Editor's note: This is the second of three columns looking at the 2016 presidential nominees. The first appeared Aug. 20.
Hillary Clinton called out Donald Trump in her acceptance speech at the Democratic National Convention for "stiffing" small businesses and employees who worked on his casino projects in Atlantic City, New Jersey.
Her accusations, however, weren't a new revelation to readers of USA Today, which published a damning article on Trump in June.
"Donald Trump often portrays himself as a savior of the working class who will 'protect your job.' But a USA Today Network analysis found that he has been involved in more than 3,500 lawsuits over the past three decades — and a large number of those involve ordinary citizens … who say Trump or his companies have refused to pay them," the report said.
"At least 60 lawsuits, along with hundreds of liens, judgments and other government filings reviewed by the USA Today Network document people who have accused Trump and his businesses of failing to pay them for their work. Among them: a dishwasher in Florida. A glass company in New Jersey. A carpet company. A plumber. Painters. Forty-eight waiters. Dozens of bartenders and other hourly workers at his resorts and clubs, coast to coast. Real estate brokers who sold his properties. And, ironically, several law firms that once represented him in these suits and others," the story added.
The newspaper reported that Trump companies also have been cited for 24 violations of the Fair Labor Standards Act since 2005 for failing to pay overtime or minimum wage, according to U.S. Department of Labor data. That included 21 citations against the defunct Trump Plaza in Atlantic City and three against the also out-of-business Trump Mortgage LLC in New York. Both cases were resolved by the companies agreeing to pay back wages.
In addition to the lawsuits, the review found more than 200 mechanic's liens filed by contractors and employees against Trump, his companies or his properties claiming they were owed money for their work since the 1980s. The liens range from a $75,000 claim by a heating and air conditioning company to a $1 million claim from the president of a New York real estate banking firm.
On just one project, the Trump Taj Mahal casino, records released by the New Jersey Casino Control Commission in 1990 showed at least 253 subcontractors weren't paid in full or on time, including workers who installed walls, chandeliers and plumbing.
"The actions in total paint a portrait of Trump's sprawling organization frequently failing to pay small businesses and individuals, then sometimes tying them up in court and other negotiations for years. In some cases, Trump teams financially overpower and outlast much smaller opponents, draining their resources. Some just give up the fight or settle for less; some have ended up in bankruptcy or out of business altogether," the newspaper reported.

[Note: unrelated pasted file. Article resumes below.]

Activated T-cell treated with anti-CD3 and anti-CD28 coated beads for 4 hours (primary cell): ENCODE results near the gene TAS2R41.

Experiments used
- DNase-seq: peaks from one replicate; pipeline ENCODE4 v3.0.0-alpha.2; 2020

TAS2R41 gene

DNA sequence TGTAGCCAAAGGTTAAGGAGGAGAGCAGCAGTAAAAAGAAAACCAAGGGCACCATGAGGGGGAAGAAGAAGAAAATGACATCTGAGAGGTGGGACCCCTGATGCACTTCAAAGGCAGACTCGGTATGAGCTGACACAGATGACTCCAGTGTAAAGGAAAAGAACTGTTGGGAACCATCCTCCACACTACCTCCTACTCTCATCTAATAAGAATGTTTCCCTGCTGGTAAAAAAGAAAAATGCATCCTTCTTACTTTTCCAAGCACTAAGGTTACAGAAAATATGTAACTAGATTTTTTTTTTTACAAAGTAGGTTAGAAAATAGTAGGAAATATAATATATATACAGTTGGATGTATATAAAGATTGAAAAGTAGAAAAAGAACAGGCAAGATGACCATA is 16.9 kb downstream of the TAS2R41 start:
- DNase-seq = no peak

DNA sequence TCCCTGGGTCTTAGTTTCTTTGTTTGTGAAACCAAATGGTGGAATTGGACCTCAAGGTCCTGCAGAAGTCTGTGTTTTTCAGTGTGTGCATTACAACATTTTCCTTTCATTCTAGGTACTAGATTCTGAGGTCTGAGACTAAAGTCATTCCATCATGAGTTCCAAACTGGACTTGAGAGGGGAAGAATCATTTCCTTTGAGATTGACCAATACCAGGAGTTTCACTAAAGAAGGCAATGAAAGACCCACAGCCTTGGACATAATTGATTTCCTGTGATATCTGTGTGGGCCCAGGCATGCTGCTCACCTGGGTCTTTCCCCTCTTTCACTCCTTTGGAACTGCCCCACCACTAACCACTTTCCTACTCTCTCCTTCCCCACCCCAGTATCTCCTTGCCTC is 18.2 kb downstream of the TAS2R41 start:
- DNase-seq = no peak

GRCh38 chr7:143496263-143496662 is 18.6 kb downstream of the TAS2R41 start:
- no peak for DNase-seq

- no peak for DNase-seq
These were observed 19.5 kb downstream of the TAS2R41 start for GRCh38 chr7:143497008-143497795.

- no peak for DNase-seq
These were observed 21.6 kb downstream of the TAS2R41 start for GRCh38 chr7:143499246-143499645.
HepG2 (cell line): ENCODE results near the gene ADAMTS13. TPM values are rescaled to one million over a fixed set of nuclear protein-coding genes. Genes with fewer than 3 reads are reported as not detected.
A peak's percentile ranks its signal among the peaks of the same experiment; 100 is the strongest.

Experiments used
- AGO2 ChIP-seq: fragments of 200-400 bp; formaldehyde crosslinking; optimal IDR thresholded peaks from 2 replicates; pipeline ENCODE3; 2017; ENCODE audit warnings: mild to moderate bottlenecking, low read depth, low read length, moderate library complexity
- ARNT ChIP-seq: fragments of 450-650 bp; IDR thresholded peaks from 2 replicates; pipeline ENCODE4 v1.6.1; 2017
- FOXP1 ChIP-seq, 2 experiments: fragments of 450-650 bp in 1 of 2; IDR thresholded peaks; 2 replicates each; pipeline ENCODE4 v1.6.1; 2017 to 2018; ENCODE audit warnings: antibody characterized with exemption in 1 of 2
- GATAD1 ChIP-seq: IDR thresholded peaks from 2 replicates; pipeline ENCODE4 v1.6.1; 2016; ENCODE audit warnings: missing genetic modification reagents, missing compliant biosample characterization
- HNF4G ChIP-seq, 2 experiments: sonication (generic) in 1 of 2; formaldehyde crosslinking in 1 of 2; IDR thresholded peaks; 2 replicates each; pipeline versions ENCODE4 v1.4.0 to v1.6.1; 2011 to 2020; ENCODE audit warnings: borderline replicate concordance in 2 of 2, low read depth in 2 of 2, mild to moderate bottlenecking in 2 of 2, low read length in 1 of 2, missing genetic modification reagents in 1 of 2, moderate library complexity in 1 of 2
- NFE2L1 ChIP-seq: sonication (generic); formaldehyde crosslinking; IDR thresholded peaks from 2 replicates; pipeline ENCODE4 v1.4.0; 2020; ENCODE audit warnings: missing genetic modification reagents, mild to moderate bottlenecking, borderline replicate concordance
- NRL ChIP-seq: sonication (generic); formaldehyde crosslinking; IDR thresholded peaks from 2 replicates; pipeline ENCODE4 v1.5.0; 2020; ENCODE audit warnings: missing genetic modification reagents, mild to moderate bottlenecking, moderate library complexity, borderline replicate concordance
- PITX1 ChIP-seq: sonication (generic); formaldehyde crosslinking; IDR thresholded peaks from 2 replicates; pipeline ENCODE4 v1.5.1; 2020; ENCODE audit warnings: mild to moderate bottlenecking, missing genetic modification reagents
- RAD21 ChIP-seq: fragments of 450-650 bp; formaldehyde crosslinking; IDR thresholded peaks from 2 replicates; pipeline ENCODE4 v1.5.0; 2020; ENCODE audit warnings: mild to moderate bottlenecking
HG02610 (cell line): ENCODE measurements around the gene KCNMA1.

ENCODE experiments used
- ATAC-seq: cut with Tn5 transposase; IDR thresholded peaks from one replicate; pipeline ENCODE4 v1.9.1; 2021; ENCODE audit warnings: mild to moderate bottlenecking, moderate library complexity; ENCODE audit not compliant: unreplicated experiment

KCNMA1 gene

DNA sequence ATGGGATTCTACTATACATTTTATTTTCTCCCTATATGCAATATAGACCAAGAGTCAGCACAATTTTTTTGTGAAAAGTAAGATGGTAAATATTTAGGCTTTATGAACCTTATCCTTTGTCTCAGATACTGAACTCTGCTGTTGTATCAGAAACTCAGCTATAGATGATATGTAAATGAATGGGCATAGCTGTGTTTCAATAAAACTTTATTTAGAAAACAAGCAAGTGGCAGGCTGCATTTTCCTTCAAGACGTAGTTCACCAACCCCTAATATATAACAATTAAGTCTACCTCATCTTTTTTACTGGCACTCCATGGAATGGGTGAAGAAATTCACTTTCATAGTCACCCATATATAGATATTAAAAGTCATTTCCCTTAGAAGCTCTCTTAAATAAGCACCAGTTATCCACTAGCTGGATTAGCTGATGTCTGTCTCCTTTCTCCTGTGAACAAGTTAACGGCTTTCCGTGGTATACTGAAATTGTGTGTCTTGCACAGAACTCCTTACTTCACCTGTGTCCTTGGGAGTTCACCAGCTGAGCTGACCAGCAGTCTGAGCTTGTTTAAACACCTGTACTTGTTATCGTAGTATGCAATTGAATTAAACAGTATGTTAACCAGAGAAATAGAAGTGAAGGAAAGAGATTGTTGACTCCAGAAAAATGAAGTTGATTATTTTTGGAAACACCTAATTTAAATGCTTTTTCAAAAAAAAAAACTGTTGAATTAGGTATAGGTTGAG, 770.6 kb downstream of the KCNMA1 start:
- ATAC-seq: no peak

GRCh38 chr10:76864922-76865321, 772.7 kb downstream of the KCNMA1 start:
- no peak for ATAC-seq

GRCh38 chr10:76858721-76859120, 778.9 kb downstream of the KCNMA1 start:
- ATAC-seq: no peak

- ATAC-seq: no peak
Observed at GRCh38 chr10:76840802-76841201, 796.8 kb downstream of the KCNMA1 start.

Trump and his daughter Ivanka, in an interview with USA Today, shrugged off the lawsuits and other claims. If a company or worker isn't paid fully, the Trumps say, it's because The Trump Organization was unhappy with the work.
Trump and his companies have prevailed in a number of the legal disputes over missing payments, or reached settlements where parties are forbidden to talk about the cases in public.
"However, the consistent circumstances laid out in those lawsuits and other non-payment claims raise questions about Trump's judgment as a businessman, and as a potential commander in chief," USA Today added. "The number of companies and others alleging he hasn't paid suggested that either his companies have a poor track record of hiring workers and assessing contractors, or that Trump businesses renege on contracts, refuse to pay or consistently attempt to change payment terms after work is completed."
In the interview, Trump repeatedly said the cases were "a long time ago." However, new cases are being filed even as he campaigns for president. In May, Trump Miami Resort Management LLC settled with 48 servers at his Miami golf resort over failing to pay overtime for a special event. The settlements averaged about $800 for each worker.
"Trump could have settled it right off the bat but they wanted to fight it out, that's their M.O.," Rod Hannah of Plantation, Florida, the lawyer who represented the workers, told the newspaper. "They're known for their aggressiveness and if you have the money, why not?"
Next: A case study of one company stiffed by Trump.
— John D. Foster, a Carthage resident and former editor of the Panola Watchman, is a regular contributor to the Saturday Forum. Email email@example.com